Thirty year’s service
I RECALL my father telling me about an event regarding my maternal grandfather’s car. Probably in 1938, while driving, my grandfather was negotiating a slight hairpin bend in my home town of Dalton-in-Furness. As he did so he brushed against a child, knocking the little one over but not causing any injury. This upset my grandfather so much, he soon sold the car, probably not wanting a similar incident to ever occur again.
However, not long afterwards he asked my father, who was at the time courting my mother, “Can you please come with me to Lancaster on Saturday to see if we can buy another car. Life hasn’t been worth living since I got rid of the other one!” (My grandmother (known as Nanna) had probably been on at him.)
Lancaster was the nearest town that sold cars, so off they went on the train to see what was on offer. In one of the garages was a 1938 Morris 8 that had been discounted as a demonstration model and my grandfather expressed his interest to the salesman. Unfortunately they were told that the car had been sold and so Granda (as we called him) and dad returned home with no car.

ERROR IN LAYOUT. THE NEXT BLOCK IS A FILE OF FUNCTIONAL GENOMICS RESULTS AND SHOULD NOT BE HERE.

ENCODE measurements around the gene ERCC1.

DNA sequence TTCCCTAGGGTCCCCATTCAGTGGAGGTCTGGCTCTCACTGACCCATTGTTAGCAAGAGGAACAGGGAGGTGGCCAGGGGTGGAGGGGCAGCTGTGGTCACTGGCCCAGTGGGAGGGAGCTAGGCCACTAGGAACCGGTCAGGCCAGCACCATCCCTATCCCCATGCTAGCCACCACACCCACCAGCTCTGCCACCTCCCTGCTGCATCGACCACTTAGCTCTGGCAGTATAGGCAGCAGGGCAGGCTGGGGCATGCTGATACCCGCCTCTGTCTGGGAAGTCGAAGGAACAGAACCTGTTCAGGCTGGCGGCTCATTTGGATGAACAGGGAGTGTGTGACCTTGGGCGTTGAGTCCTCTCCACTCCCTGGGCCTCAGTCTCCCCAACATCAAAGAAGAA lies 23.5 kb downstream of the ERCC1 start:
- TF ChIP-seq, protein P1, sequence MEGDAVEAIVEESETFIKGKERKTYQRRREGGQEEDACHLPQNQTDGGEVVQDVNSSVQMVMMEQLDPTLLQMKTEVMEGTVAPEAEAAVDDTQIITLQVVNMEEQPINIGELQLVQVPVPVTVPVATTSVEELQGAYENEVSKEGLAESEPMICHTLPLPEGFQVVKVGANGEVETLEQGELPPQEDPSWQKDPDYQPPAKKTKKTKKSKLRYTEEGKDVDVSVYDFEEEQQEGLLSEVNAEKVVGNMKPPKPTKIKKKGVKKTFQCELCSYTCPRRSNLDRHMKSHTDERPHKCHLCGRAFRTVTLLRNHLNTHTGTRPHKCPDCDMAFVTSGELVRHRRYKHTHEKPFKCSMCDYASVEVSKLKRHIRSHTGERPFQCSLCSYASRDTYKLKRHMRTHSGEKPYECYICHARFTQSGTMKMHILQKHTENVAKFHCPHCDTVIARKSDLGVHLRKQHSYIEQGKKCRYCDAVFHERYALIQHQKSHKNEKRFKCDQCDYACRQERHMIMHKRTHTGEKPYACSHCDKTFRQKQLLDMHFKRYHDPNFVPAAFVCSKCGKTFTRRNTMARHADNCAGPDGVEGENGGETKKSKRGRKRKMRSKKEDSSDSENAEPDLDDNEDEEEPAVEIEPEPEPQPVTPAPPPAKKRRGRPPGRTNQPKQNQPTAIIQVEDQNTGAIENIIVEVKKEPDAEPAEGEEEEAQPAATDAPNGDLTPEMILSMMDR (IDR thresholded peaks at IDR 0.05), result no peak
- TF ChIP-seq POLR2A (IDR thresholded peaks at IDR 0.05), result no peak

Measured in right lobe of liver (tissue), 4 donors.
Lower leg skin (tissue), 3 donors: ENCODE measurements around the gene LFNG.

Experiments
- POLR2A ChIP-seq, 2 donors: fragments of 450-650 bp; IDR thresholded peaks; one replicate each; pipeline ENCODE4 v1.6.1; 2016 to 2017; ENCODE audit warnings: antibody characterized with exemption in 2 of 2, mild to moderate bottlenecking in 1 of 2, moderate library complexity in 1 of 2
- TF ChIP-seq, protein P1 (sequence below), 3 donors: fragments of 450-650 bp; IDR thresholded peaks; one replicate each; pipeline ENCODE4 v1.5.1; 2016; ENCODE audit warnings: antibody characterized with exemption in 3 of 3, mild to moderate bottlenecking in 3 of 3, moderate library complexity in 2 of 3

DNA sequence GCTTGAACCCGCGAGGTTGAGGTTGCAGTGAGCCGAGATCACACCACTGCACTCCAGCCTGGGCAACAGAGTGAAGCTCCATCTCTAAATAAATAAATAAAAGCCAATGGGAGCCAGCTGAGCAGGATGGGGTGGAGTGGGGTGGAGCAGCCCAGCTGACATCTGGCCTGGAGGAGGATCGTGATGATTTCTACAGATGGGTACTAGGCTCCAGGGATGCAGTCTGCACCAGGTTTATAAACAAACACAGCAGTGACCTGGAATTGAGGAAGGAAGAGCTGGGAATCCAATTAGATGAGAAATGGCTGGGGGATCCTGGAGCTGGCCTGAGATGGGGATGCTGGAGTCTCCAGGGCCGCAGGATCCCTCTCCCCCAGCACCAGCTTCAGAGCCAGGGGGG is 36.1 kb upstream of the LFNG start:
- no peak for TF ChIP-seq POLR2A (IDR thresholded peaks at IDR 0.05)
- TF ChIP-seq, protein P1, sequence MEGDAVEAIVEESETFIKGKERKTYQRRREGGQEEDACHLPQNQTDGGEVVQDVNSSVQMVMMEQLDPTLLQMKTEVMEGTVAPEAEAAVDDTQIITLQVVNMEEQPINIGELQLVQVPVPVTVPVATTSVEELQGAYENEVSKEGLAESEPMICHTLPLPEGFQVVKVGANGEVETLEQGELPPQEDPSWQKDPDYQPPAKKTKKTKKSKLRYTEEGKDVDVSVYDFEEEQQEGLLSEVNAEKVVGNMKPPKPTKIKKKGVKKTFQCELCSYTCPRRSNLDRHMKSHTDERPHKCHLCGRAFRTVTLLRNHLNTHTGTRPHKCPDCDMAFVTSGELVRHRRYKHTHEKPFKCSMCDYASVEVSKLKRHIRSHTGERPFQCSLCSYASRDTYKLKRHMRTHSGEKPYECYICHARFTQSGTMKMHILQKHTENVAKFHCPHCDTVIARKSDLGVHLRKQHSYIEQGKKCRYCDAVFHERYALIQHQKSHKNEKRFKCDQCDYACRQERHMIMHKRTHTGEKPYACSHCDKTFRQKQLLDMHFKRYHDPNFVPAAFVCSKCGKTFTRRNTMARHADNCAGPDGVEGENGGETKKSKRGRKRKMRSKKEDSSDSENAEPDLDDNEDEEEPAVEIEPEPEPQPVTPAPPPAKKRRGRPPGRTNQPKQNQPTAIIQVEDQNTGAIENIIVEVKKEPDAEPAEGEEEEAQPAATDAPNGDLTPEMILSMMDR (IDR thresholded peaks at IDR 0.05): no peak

The following morning (Sunday) at around eight o’clock, as they were having breakfast and about to get ready for chapel, there was knock on the door and there was the salesman from Lancaster with the car saying there had been a mistake and was Granda still interested in purchasing the Morris?
The salesman was invited in for breakfast, a deal was struck and later they all took a trip to Lancaster in Granda’s new car giving the salesman a lift home in the process.
That car was a real stalwart and was sold in about 1964 after nearly 30 years faithful service in which it rarely spent any time in a garage. My father, being a qualified engineer in the shipyard at Barrow, did all the servicing. Would you find the sort of service that salesman gave my Granda these days? I doubt it very much.
Keith Kneebone, Camborne, Cornwall.